Susan M. Cunningham: Class of 2018
Name: Susan M. Cunningham
Location: Laramie, Wyoming
Tell us a bit about yourself. What are some of your interests and hobbies?
Over the last 50+ years I've worked as a software developer and as an antiques dealer, selling 18th and 19th century items such as coverlets, quilts, samplers, grandfather clocks, dower chests, stoneware, redware pottery, toleware, and some folk art at major antique shows in the East and South, such as the long-running "Heart of Country" shows. We sold a few antique hooked rugs over that time period, but they didn't intererst me as much as quilts and coverlets. I tried my hand once at quilting—to repair a quilt I hadn't known had a damaged block. I definitely knew I didn't want to get involved in making quilts, just buying and selling them to leading antiques dealers.
I developed a product for sales counter management in antique malls which grew over the years to be the most commonly used product in that type of business. About 2003 or 2004, I encountered a copy of Rug Hooking magazine at a newsstand—because of the colorful Halloween rug on its cover. Soon after I became an avid rug hooker. I've made well over 50 rugs since 2005.
Since selling off my software product in 2013, I'm almost a full-time rug hooker.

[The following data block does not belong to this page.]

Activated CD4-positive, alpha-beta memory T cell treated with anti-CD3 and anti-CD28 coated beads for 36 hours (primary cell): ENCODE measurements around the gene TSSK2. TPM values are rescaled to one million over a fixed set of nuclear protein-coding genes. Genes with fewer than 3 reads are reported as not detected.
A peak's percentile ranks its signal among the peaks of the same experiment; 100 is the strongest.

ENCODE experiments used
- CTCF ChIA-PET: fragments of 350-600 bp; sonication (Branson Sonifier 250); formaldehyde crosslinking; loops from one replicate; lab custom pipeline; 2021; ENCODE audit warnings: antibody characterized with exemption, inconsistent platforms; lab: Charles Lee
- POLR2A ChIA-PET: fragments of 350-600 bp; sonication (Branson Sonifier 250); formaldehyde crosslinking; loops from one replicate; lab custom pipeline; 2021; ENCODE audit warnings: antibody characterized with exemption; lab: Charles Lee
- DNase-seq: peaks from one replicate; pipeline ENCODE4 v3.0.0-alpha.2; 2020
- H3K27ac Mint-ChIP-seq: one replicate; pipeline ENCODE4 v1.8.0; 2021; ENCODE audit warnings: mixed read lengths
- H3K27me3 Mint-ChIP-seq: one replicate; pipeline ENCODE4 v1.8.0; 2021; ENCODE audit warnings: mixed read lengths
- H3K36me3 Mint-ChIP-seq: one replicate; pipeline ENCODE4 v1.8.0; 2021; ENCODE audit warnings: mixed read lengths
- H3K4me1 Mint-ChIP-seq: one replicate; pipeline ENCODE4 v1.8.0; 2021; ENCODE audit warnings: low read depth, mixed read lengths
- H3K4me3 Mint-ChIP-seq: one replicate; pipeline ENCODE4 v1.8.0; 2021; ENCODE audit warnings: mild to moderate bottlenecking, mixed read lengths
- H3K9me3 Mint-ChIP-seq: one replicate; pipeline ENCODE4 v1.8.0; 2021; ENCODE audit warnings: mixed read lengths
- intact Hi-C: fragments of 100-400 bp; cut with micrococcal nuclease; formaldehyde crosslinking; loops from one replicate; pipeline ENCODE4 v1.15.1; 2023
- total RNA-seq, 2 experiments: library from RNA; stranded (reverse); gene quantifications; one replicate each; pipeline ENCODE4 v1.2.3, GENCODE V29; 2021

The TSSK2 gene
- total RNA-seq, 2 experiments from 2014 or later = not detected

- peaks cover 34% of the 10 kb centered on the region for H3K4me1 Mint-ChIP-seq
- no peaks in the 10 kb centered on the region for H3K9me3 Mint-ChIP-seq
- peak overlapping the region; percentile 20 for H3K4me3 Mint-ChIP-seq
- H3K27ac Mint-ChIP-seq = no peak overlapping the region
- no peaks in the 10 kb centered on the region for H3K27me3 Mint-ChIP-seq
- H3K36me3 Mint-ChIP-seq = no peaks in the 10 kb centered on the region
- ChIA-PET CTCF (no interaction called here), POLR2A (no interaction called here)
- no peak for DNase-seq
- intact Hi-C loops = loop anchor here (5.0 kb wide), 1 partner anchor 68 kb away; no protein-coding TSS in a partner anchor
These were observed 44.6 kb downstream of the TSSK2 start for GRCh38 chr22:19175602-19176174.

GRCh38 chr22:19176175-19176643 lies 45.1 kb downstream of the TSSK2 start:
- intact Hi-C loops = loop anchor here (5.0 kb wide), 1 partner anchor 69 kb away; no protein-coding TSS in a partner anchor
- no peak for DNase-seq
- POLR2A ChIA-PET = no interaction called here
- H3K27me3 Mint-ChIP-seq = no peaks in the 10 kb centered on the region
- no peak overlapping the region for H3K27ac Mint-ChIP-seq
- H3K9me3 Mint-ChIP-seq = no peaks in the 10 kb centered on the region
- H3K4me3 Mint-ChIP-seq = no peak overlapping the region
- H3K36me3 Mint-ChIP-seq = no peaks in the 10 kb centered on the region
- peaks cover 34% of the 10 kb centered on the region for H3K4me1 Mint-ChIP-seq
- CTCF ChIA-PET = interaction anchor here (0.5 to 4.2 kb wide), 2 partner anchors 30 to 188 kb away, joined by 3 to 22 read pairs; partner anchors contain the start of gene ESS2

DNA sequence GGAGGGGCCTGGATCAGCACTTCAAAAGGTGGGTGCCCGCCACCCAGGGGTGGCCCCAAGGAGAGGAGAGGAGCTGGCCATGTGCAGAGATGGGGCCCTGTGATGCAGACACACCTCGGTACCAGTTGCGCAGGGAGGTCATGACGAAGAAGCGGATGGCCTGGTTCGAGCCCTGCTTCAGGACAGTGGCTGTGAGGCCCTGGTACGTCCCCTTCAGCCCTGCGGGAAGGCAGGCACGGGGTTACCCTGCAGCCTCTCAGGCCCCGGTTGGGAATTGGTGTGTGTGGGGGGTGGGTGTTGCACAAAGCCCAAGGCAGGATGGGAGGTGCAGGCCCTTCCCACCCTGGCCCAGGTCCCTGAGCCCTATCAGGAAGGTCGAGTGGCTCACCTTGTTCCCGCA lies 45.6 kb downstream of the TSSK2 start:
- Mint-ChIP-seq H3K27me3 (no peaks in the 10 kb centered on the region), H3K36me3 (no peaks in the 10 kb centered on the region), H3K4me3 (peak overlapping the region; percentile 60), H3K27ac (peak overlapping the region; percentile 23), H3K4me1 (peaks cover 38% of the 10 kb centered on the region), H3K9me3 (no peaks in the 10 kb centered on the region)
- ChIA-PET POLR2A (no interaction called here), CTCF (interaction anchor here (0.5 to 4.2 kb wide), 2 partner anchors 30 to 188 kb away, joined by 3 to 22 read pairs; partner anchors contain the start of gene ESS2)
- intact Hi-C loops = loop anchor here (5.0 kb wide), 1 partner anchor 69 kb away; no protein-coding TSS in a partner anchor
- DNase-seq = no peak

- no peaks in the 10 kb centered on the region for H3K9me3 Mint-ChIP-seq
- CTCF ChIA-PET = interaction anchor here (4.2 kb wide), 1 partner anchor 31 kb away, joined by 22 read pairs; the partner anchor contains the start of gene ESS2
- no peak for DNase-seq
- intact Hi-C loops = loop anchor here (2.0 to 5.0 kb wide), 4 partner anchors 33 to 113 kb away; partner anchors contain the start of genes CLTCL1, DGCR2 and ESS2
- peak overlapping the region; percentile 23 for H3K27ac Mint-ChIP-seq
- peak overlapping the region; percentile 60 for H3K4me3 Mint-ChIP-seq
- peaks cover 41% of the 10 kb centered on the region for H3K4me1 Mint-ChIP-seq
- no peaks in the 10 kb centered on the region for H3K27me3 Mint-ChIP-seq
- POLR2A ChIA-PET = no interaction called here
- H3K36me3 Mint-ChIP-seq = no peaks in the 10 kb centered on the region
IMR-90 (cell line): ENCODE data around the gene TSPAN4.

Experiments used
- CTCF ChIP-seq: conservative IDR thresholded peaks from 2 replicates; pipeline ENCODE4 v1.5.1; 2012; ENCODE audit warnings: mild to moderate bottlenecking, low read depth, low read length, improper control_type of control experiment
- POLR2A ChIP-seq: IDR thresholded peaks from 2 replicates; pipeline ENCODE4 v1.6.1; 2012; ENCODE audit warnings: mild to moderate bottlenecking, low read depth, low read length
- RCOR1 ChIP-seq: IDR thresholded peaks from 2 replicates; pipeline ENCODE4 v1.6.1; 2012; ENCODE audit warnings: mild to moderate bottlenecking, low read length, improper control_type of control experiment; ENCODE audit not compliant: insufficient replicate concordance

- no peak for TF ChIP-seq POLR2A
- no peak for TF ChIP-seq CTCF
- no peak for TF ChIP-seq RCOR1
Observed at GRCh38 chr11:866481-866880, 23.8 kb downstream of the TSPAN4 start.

How did you get introduced to rug hooking?
I was intrigued by a colorful Halloween rug on the cover of a Rug Hooking magazine back in 2003 or 2004. I bought it and promptly subscribed. Then I bought some books and eventually found a hook and some backing and purchased some thrift store wool. I learned of a store in Colorado that had just opened as a rug hooking store. I visited and bought a frame, better hook, and a cutter. I watched the owner hook a few loops, and then I tried it out.
What was your first project?
After buying a hook and frame, I hooked a simple original design of several paisley shapes I'd drawn on backing. I finished that piece and eventually had an upholsterer cover a Victorian iron footstool with it. I next started on a portrait of an elegant woman, which I adapted from an 1820s watercolor portrait made by a woman. I bled some red wool and put white wool into the "blood" to get flesh tones. I had nobody to tell me faces were "hard." Meanwhile my brain kept thinking of something else to work on. I drew a very original design of a castle, put some cats around it, and completed it before I completed the face. That second rug of mine was published in a Celebration magazine in about 2007.
Is there one rug that stands out as being particularly memorable?
I really liked working on my Felix Feneon rug, an adaptation of an 1890s painting by French impressionist painter Paul Signac. The moment I saw that painting online, I jokingly said to myself "That artist's wife had to have been a rug hooker," because I could so easily imagine using swatches to do parts of the area behind the main figure of Felix Feneon. There was no actual background—just areas of motifs Signac adapted from Japanese kimonos. I remember well the "sadness" of not getting to work on it any more when I pulled through the last loop of the border.
Is there a particular style of rugs that you're most interested in hooking?